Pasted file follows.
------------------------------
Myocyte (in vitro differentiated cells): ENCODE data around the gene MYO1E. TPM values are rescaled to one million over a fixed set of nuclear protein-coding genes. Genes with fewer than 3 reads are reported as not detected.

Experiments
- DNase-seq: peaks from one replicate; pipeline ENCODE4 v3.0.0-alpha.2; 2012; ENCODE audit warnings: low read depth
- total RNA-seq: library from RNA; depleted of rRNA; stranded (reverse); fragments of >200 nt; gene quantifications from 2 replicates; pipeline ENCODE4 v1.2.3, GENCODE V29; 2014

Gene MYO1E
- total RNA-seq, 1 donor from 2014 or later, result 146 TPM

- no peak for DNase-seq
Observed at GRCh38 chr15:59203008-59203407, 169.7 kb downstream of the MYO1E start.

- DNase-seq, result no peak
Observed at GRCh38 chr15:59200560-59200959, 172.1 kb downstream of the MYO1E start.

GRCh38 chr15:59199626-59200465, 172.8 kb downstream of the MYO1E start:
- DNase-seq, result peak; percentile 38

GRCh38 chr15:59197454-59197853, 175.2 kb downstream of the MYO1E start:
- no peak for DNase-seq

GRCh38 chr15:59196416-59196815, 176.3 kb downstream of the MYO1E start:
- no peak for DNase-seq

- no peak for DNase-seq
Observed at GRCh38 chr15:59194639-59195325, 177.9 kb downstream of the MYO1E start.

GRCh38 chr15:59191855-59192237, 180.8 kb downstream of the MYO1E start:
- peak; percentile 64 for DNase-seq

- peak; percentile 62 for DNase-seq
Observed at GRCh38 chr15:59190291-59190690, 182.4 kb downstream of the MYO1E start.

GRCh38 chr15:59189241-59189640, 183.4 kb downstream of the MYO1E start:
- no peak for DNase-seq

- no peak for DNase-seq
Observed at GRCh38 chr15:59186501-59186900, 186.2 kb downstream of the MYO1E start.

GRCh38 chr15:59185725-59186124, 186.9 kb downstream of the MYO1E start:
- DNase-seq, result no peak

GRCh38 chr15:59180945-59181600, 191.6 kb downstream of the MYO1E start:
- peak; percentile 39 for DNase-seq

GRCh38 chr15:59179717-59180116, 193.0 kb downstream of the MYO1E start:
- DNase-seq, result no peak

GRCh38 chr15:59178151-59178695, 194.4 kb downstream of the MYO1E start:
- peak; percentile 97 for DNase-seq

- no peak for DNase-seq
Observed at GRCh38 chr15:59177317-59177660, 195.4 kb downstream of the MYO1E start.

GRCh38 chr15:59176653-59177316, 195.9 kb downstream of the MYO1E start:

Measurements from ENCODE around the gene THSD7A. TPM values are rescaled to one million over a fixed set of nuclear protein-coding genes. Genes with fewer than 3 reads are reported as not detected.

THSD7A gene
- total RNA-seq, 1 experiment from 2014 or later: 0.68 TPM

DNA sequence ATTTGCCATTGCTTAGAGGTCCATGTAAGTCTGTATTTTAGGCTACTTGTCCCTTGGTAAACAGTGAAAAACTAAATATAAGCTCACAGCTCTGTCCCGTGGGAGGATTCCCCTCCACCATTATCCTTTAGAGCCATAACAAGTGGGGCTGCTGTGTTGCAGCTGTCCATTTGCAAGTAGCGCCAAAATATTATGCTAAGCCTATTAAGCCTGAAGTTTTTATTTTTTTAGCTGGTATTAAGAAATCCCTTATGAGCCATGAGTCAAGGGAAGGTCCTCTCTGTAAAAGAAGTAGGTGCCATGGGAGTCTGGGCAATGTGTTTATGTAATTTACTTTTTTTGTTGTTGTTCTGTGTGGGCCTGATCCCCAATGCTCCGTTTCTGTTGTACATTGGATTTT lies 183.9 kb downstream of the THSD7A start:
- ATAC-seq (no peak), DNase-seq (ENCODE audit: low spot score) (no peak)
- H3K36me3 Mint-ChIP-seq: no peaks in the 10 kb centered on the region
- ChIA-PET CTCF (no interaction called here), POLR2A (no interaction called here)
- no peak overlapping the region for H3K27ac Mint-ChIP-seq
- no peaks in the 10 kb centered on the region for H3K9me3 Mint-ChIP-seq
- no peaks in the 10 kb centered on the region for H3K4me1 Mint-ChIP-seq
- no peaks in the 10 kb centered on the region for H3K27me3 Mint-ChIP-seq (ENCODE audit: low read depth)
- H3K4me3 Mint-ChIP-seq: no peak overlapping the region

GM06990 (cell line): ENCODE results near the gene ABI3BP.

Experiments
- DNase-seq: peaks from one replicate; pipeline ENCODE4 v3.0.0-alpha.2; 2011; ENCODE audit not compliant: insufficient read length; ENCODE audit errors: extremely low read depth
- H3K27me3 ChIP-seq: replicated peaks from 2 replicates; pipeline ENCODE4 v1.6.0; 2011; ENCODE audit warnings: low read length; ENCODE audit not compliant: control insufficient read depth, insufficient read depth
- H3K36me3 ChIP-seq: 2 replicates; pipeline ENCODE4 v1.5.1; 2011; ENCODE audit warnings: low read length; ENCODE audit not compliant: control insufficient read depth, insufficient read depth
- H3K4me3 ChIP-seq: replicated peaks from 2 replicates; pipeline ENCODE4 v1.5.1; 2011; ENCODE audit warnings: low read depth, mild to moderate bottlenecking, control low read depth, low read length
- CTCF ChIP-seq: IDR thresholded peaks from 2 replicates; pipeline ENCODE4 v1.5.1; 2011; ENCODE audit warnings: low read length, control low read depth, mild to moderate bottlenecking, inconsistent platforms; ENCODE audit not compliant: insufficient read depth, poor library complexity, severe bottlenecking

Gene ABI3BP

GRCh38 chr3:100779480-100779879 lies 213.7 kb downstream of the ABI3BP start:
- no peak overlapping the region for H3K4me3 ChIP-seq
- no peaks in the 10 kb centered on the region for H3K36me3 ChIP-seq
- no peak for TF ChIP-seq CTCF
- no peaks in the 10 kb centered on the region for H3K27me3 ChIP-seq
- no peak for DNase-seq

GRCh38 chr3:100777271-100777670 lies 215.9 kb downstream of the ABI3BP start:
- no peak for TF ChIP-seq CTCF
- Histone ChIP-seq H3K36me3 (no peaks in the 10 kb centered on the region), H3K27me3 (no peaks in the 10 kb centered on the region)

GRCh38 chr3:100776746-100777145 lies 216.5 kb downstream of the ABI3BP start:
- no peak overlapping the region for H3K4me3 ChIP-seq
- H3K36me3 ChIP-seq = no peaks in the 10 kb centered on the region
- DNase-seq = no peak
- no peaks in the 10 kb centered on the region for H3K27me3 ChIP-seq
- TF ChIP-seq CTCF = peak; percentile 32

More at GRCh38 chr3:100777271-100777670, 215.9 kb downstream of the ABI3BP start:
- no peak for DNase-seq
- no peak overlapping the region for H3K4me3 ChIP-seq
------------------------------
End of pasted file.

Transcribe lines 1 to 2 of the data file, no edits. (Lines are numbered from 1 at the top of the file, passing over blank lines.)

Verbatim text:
Myocyte (in vitro differentiated cells): ENCODE data around the gene MYO1E. TPM values are rescaled to one million over a fixed set of nuclear protein-coding genes. Genes with fewer than 3 reads are reported as not detected.

Experiments